Jordan Peterson’s Maps of Meaning is a challenging read. Peterson is perhaps best known for his 12 Rules for Life (affiliate link), a mixture of self-help, pop psychology (but from a real expert), and classic wisdom.
Maps of Meaning (affiliate link) eschews some of the self-help elements of 12 Rules for Life, but is deeply embedded in psychology, myth, and storytelling.
I don’t think it’s blasphemous to call Peterson a modern(er) Carl Jung, and I have a certain respect for Jung so I don’t take that statement lightly. While Peterson perhaps has moved his work in a more philosophical direction than Jung did (not that Jung’s work was strictly free of philosophical musing), the two share many similarities. There’s a common thread of worrying about the practical effects of every action.
Jung’s work resulted in the maturation of depth psychology, and his work gave us notions like archetypes and complexes that, even if not truly accurate in an empirical sense, reflect a revolution in our understanding of the mind.
Peterson takes that work and blends it with modern neuroscience and therapeutic practice.
Now, that’s not to say that Maps of Meaning necessarily is going to prepare someone for the whole field of psychology.
If I had to pick one criticism of the book, it would be that it is eclectic to a fault. At times autobiographical (albeit without seeming self-absorbed), at times a study of myth, and at times concerned with chemistry that a layperson can hardly absorb, much less meaningfully contemplate, it is something of an overwhelming read, and I don’t even know how long it has been since I started trying to delve into it. At least several months.
During that time I have expanded my knowledge of many of Peterson’s primary texts (especially Jung), and I found it to be quite helpful in actually managing to stay focused on Peterson’s ideas. Approaching Maps of Meaning became a project for me, an effort in preparing myself for the effort ahead.
I’m not complaining. The audiobook, narrated by Peterson, was deeply fulfilling to me, albeit at the cost of making Jordan Peterson’s voice more familiar to me than that of some of my friends (the whole recording is 30 hours long). Most of what I learned is of academic interest, but I think it’s good to take in knowledge for the sake of knowledge, barring any practical application.
And that is not to say that there is no practical application to Peterson’s work. Understanding why people believe things and how we can find meaning in the universe is important; Peterson echoes many of the greatest minds of the twentieth century and turns their voices towards a common purpose; Victor Frankl, Aleksandr Solzhenitsyn, Carl Jung, and dozens of others. In doing so he also draws upon ancient texts, philosophies, and religions to point out how the psyche functions.
I’m not sure that I’m entirely confident in explaining the concepts within Maps of Meaning. It’s like a whole series of lectures, but with the intensity that a longer format can allow; a single concept that might be the topic of a lecture can be explored in what seems to approach an infinite amount of depth.
Picking out a single point for an example would be difficult; Peterson’s use of Solzhenitsyn’s work to illustrate the potential cruelty of a person who has lost all meaning (“man’s inhumanity to man”, to borrow a cliche) or ancient cosmogonic myths turns abstract concepts into a concrete reality, and helps to point out that while much of Peterson’s work is theoretical and philosophical rather than empirical, it is nonetheless a practical tool for trying to understand how people work.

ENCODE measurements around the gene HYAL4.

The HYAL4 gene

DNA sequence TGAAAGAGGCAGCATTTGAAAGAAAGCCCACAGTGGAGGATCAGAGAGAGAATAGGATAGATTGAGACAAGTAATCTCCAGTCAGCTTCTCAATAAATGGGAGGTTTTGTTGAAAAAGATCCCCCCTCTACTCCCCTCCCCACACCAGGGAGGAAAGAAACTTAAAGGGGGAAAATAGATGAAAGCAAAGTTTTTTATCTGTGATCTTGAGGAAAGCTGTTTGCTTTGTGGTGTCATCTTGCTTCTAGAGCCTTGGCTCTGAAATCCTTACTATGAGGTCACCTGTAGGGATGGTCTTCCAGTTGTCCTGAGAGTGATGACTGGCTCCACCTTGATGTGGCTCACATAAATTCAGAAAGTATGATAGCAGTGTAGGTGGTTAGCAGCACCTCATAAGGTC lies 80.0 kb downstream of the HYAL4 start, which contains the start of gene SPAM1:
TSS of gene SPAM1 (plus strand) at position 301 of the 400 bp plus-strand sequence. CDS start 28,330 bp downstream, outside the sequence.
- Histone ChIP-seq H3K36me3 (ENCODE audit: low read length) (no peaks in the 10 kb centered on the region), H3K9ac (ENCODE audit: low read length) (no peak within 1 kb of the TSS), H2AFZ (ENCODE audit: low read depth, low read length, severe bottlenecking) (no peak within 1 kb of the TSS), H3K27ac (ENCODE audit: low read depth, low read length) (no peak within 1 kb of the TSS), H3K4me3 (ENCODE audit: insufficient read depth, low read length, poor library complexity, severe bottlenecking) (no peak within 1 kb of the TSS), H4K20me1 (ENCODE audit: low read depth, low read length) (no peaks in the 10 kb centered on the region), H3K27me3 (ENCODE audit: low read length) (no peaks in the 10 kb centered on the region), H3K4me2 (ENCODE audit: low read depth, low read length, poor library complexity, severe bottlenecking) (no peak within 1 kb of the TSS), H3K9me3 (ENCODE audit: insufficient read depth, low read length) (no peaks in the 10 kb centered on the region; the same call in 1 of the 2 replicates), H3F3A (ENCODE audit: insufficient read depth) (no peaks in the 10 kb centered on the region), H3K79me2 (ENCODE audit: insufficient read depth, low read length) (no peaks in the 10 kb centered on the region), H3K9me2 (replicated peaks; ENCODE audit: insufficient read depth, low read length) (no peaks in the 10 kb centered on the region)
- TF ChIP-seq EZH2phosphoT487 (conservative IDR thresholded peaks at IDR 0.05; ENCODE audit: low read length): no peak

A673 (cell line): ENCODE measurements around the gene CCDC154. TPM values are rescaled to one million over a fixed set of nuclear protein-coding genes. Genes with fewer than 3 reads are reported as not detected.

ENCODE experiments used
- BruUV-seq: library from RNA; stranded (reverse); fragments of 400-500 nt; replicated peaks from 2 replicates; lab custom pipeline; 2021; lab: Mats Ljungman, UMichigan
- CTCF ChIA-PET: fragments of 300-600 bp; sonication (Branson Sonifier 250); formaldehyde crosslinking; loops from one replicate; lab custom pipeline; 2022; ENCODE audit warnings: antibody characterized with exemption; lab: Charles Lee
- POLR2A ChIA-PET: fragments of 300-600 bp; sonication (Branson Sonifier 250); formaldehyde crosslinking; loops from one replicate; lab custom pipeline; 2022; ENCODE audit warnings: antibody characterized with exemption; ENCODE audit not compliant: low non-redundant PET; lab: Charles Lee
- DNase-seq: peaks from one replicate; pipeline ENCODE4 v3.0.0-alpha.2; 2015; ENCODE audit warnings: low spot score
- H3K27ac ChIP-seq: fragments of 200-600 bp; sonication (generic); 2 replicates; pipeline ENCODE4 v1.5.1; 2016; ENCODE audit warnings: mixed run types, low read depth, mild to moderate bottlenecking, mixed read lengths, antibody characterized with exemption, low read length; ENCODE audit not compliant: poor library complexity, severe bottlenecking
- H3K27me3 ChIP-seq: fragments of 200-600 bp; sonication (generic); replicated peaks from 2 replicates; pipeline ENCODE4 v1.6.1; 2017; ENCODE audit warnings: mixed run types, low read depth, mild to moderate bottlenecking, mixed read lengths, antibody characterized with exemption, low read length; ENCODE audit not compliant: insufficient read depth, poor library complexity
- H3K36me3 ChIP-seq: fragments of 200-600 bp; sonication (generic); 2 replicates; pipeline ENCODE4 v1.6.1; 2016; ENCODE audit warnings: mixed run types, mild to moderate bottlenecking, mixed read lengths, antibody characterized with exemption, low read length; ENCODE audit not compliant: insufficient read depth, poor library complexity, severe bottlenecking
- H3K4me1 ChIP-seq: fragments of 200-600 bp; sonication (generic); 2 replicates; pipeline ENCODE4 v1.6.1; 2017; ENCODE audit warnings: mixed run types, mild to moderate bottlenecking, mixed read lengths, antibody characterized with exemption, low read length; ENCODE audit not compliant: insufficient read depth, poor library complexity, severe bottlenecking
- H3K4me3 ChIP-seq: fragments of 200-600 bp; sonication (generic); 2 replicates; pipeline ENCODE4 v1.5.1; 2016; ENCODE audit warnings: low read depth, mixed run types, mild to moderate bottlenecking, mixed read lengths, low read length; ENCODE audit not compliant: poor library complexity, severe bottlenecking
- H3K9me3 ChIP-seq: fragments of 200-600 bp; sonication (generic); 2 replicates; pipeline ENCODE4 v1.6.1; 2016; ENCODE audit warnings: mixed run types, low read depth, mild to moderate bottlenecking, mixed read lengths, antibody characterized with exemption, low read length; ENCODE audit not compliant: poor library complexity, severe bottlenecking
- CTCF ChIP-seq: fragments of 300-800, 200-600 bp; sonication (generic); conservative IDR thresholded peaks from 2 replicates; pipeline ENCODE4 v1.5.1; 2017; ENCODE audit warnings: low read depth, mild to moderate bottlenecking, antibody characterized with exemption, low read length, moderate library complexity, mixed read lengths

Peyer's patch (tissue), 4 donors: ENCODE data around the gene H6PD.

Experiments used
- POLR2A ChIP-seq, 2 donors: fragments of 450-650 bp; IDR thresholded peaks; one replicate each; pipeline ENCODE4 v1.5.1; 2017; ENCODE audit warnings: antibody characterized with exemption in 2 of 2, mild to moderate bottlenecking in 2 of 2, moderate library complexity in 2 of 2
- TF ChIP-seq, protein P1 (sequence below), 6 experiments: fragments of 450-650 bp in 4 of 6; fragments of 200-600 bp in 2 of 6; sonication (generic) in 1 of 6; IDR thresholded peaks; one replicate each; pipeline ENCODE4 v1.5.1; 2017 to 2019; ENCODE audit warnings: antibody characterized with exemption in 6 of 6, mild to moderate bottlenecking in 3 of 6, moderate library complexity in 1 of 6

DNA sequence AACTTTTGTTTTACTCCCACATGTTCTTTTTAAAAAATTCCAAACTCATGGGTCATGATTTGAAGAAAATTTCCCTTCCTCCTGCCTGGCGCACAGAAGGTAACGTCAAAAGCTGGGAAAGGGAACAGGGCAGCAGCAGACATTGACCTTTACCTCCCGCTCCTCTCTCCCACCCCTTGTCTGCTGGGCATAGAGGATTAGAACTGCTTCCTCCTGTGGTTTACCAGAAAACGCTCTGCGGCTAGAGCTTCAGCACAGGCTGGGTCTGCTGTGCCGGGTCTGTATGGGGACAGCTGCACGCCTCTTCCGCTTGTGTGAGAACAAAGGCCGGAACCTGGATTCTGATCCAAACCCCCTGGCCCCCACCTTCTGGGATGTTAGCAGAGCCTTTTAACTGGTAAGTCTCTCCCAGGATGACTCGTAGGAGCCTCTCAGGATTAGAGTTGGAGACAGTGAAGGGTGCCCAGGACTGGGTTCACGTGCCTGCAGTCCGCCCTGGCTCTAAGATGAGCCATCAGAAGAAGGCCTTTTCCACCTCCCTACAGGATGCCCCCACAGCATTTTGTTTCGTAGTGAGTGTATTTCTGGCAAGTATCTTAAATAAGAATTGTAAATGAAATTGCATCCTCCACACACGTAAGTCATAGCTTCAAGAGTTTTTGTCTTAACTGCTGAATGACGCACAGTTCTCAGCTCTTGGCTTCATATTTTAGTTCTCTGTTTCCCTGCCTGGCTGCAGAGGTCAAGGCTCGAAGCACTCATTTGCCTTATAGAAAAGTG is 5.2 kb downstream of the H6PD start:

Trying to pick out individual lessons I learned from Maps of Meaning is likewise difficult, and perhaps confounded by my prior reading of 12 Rules for Life. I almost feel like the purpose of Maps of Meaning was as the initial conceptualization process for the rules (which were written later); if viewed in the inverse it answers the question of “why?”
In that sense, Maps of Meaning is powerful because it helps to provide a framework for other ideas. By taking the causes and purposes that lead into human motives and tearing them down to their basic components, Peterson leads one toward almost a path of self-discovery, albeit without any direct call to action.
It is like seeing a pocketwatch disassembled.
We are familiar with the function of a pocketwatch, but not necessarily its functioning. We are familiar with its qualities, but we do not perhaps consider all of them.
A pocketwatch has quite a few qualities, after all: its size, its shape, its composition of certain materials rather than others, the shape chosen for the representations of the hours and the hands that point to them, the mechanical and/or electrical elements that drive it forward. It is these qualities, but of our belief structures, that Peterson attempts to break down.
To us, it is usually sufficient that the pocketwatch tells time. We know that it does this by moving hands around in a clockwise rotation, so that they point at the appropriate spot and we do not become too late or early for our appointments.
For our beliefs, likewise, we have a tendency to accept without contemplation. They are succor to us, and provide us with meaning, which is perhaps the greatest shield of all, even against the horrors that the twentieth century revealed await us in the darkness of the human spirit. These beliefs that so frequently escape evaluation can be formed in error, or may fail us in our moment of need, if we do not understand why they exist. This was Frankl’s great revelation in the horrors of the Nazi death camps: people whose beliefs were sufficient for fair weather could have them fail entirely under stress.
If there is one merit above all in Peterson’s work, it comes in the ability to understand how a belief forms, and therefore provide a starting point for working practically with the very nature of belief itself.